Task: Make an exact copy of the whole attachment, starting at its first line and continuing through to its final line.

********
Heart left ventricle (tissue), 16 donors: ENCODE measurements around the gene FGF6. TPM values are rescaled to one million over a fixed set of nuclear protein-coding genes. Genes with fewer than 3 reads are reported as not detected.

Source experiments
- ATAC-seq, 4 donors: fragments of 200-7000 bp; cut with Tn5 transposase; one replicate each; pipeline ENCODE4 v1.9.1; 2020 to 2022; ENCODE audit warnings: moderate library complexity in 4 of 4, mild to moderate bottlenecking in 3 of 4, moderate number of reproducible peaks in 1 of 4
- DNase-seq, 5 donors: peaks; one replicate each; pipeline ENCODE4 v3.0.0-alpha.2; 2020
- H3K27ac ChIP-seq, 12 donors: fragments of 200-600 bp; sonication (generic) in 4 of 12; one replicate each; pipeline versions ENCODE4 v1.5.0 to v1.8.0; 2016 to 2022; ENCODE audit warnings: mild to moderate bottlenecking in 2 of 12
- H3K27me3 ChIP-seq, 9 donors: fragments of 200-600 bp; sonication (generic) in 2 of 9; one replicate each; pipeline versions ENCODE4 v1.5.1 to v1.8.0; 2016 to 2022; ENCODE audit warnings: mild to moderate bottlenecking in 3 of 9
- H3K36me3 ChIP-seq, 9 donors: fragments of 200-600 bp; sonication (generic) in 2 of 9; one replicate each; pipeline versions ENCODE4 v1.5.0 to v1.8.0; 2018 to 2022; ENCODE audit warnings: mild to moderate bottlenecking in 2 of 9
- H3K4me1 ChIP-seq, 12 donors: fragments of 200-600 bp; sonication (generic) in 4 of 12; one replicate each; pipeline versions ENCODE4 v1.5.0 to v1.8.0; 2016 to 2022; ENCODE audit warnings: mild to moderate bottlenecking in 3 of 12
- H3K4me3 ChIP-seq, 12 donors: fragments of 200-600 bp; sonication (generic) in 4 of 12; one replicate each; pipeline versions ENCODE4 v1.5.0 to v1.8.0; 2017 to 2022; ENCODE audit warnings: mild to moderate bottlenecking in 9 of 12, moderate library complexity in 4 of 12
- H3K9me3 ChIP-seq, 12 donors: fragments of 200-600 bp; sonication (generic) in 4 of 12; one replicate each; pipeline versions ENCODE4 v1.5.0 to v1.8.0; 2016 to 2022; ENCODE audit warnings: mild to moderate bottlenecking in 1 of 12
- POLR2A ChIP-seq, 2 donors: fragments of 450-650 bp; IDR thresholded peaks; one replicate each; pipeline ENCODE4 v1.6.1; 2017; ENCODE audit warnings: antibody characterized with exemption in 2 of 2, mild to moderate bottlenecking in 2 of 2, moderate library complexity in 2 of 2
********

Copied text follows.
Heart left ventricle (tissue), 16 donors: ENCODE measurements around the gene FGF6. TPM values are rescaled to one million over a fixed set of nuclear protein-coding genes. Genes with fewer than 3 reads are reported as not detected.

Source experiments
- ATAC-seq, 4 donors: fragments of 200-7000 bp; cut with Tn5 transposase; one replicate each; pipeline ENCODE4 v1.9.1; 2020 to 2022; ENCODE audit warnings: moderate library complexity in 4 of 4, mild to moderate bottlenecking in 3 of 4, moderate number of reproducible peaks in 1 of 4
- DNase-seq, 5 donors: peaks; one replicate each; pipeline ENCODE4 v3.0.0-alpha.2; 2020
- H3K27ac ChIP-seq, 12 donors: fragments of 200-600 bp; sonication (generic) in 4 of 12; one replicate each; pipeline versions ENCODE4 v1.5.0 to v1.8.0; 2016 to 2022; ENCODE audit warnings: mild to moderate bottlenecking in 2 of 12
- H3K27me3 ChIP-seq, 9 donors: fragments of 200-600 bp; sonication (generic) in 2 of 9; one replicate each; pipeline versions ENCODE4 v1.5.1 to v1.8.0; 2016 to 2022; ENCODE audit warnings: mild to moderate bottlenecking in 3 of 9
- H3K36me3 ChIP-seq, 9 donors: fragments of 200-600 bp; sonication (generic) in 2 of 9; one replicate each; pipeline versions ENCODE4 v1.5.0 to v1.8.0; 2018 to 2022; ENCODE audit warnings: mild to moderate bottlenecking in 2 of 9
- H3K4me1 ChIP-seq, 12 donors: fragments of 200-600 bp; sonication (generic) in 4 of 12; one replicate each; pipeline versions ENCODE4 v1.5.0 to v1.8.0; 2016 to 2022; ENCODE audit warnings: mild to moderate bottlenecking in 3 of 12
- H3K4me3 ChIP-seq, 12 donors: fragments of 200-600 bp; sonication (generic) in 4 of 12; one replicate each; pipeline versions ENCODE4 v1.5.0 to v1.8.0; 2017 to 2022; ENCODE audit warnings: mild to moderate bottlenecking in 9 of 12, moderate library complexity in 4 of 12
- H3K9me3 ChIP-seq, 12 donors: fragments of 200-600 bp; sonication (generic) in 4 of 12; one replicate each; pipeline versions ENCODE4 v1.5.0 to v1.8.0; 2016 to 2022; ENCODE audit warnings: mild to moderate bottlenecking in 1 of 12
- POLR2A ChIP-seq, 2 donors: fragments of 450-650 bp; IDR thresholded peaks; one replicate each; pipeline ENCODE4 v1.6.1; 2017; ENCODE audit warnings: antibody characterized with exemption in 2 of 2, mild to moderate bottlenecking in 2 of 2, moderate library complexity in 2 of 2